ask questions (a certain way we interrogate our repertoire of
information). To put it in more “human language”, intellectuals
travel in herds. This is exactly why we can separate
successfully the Dark Ages from the Renaissance, Romanticism
from the era of Enlightenment, etc. “Schools of thought” create
aftershocks in the way we all construct our worldview. They
pick and elevate some intrinsic aspects of reality which
require our special attention in the moment. Etiology of
philosophy has a humble epistemological status (claims cannot
be easily generalized) and, yet it provides a roadmap for
understanding important undercurrents guiding interpretations
in humanities.

Nietzsche’s philosophy is an exceptionally good proxy for
analyzing wider cultural phenomena. His thought is a type of
Rorschach
test
; it is emotively charged (you either love it or hate
it). His aphorisms are vague enough to open the door for a
sufficient amount of “personal input”, but at the same time
Nietzsche’s work is NOT just poetry!

Despite the fact that Nietzsche contradicts himself at times,
if you truly study his work, read it all carefully and
chronologically (2), you will be amazed by the consistent
development of certain powerful motifs; he cleverly pondered
over the concepts of life and power, you see his perspectivism
(not relativism!) as
a voice in discussion with traditional epistemology;
you see the robust ethical value of amor fati and
eternal recurrence (which yielded together are a subtle kind of
“value ethics”). Nietzsche’s work amounts to a profound
philosophical statement, which can only be grasped by diligent
and careful examination. If one just “picks and chooses” from a
random collection of his quotes, we end up with a “Hollywood
version” of Nietzsche, which is wittily depicted in the video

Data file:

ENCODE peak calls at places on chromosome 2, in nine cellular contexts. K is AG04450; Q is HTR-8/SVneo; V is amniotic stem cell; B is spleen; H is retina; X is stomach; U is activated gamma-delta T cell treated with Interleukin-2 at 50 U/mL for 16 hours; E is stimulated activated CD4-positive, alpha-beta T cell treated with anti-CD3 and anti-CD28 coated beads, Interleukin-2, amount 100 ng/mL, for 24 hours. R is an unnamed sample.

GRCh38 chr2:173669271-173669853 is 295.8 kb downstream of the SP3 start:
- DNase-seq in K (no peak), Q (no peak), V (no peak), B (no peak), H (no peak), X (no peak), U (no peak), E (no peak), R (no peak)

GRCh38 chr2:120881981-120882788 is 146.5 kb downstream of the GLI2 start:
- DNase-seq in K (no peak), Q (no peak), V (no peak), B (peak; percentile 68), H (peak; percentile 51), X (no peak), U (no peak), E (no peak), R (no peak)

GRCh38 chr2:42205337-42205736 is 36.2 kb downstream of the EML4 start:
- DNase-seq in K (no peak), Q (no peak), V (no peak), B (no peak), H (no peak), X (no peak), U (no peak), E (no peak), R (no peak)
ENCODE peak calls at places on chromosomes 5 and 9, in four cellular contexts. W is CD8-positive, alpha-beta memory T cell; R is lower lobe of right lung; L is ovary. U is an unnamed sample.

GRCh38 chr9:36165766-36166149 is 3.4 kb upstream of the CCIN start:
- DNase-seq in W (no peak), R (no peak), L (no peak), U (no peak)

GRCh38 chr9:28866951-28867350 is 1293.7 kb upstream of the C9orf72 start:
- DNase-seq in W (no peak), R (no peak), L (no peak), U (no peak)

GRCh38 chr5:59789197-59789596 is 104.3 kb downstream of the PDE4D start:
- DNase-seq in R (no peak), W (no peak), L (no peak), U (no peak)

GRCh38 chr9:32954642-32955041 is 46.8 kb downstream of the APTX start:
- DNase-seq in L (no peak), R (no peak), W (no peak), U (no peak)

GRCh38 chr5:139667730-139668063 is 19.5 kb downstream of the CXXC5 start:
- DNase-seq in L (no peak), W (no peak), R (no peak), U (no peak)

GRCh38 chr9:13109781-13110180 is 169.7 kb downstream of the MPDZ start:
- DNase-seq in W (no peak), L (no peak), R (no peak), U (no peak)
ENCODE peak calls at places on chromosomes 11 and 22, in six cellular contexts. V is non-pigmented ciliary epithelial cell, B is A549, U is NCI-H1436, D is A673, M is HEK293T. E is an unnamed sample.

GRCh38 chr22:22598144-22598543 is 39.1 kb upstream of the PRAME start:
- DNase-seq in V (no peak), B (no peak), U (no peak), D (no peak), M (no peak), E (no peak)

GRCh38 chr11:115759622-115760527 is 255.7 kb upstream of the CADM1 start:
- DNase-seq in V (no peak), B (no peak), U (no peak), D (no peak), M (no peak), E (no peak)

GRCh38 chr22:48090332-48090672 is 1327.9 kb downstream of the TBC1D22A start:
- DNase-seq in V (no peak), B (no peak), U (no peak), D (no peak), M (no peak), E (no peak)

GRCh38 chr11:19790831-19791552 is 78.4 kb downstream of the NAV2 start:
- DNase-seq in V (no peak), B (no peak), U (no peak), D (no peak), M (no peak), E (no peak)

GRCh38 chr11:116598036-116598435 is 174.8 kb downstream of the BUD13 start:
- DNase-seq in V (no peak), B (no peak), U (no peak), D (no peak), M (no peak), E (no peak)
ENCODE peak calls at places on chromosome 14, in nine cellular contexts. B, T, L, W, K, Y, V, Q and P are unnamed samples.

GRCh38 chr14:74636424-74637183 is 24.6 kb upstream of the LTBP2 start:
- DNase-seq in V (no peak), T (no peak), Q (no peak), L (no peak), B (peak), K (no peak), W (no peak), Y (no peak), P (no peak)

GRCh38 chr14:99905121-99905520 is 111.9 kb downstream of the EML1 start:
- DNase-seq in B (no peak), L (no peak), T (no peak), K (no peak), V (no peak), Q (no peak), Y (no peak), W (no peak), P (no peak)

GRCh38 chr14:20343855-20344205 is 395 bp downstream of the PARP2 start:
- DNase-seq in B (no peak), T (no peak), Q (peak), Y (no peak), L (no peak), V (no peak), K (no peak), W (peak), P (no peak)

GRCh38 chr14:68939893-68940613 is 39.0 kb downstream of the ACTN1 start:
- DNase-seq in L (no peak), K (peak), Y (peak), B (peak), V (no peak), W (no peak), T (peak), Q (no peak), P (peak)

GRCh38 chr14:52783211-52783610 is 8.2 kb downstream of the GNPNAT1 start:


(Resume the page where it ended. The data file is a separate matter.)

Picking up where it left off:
below:

There is a significant difference between “good” and “poor”
interpretation. Imagine Nietzsche’s philosophy as a set of
building blocks. Many thinkers put the parts together in a new,
surprising way and this is a great thing. A regardful and
thoughtful analysis of the text is the whole point of any
interpretation; paying more attention to certain aspects of
Nietzsche’s thought often helps us to understand his work
better. The problem starts when one uses Nietzsche’s words to
support an agenda, which is utterly foreign to the spirit of
the original text; when “combing through quotes” in a search
for confirmation goes wild, and in lieu of a better
understanding of philosophy, we end up with a monologue of the
interpreter. Here is where interpretation stops and
adaptation starts. What I argue here is that
adaptations (via poetical license, licencia poetica)
belong ONLY in the realm of ART, not in science, not in
philosophy, not in journalism. “Adaptation” in every meaning of
this term requires alteration of the structure, while
interpretation is an act of explaining, re-framing aimed at
better understanding. In the popular version of postmodernism
these two terms: “interpretation” and “adaptation” got
peculiarly equalized and glued together, which causes damage
and the trivialization of discourse on a large scale.

Nietzsche – a good European

“But we who are neither Jesuits nor democrats, not even
sufficiently German, we good Europeans and free, very free
spirits, we have it still, the whole need for the spirit and
the whole tension of its how! And perhaps also the arrow, the
task and, who knows? the target…” – Nietzsche
(Beyond Good and Evil, Preface)

For some mysterious reason, Friedrich Nietzsche is quoted in
almost every self-help, pop-psychology book on the market these
days. So, let me make it clear: despite the current
“propaganda” it is good to remember that Nietzsche was not a
yoga teacher from Santa Barbara; he was actually born in XIX
century Europe. The lack of proper historical perspective in
American thought was always somehow off-putting for Europeans,
who consider (in general) American interpretations of classical